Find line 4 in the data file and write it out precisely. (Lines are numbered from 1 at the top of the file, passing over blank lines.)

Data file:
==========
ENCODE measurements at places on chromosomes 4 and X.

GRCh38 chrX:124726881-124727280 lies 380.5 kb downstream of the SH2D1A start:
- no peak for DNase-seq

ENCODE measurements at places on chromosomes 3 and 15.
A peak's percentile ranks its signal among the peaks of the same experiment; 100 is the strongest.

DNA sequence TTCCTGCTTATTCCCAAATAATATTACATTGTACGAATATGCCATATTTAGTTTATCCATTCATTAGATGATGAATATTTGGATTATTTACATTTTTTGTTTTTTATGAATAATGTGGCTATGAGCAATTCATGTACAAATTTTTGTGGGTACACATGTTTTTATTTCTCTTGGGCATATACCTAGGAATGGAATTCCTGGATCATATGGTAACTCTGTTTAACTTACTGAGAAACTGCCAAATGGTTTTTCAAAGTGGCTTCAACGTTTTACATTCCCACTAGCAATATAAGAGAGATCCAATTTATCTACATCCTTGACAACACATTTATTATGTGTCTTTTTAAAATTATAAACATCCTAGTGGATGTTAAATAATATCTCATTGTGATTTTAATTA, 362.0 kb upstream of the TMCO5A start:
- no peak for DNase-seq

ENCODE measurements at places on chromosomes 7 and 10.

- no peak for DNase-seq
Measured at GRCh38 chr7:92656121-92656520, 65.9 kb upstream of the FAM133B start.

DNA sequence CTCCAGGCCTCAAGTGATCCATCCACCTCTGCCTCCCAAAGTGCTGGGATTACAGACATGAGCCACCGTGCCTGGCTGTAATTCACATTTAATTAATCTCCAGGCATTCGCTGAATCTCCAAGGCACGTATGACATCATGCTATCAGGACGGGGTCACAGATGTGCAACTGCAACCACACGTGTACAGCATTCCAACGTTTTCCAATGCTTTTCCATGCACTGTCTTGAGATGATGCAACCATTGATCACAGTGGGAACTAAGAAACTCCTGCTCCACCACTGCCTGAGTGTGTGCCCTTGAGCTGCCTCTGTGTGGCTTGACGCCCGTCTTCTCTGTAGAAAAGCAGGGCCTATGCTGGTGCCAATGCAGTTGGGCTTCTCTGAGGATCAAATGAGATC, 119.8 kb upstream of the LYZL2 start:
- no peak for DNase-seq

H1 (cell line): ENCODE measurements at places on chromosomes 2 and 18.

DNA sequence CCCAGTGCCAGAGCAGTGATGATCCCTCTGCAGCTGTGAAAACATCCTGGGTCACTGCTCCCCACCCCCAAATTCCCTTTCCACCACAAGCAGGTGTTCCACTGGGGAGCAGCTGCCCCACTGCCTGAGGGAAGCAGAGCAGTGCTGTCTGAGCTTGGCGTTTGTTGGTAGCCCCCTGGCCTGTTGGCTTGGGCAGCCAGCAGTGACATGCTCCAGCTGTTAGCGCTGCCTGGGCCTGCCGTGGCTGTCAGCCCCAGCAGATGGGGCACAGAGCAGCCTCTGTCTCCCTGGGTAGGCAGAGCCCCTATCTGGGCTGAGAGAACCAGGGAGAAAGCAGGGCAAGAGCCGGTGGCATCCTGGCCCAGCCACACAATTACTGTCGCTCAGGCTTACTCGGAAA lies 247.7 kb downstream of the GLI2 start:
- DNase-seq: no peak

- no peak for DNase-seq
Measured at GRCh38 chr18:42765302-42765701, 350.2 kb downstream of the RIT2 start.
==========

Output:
ENCODE measurements at places on chromosomes 3 and 15.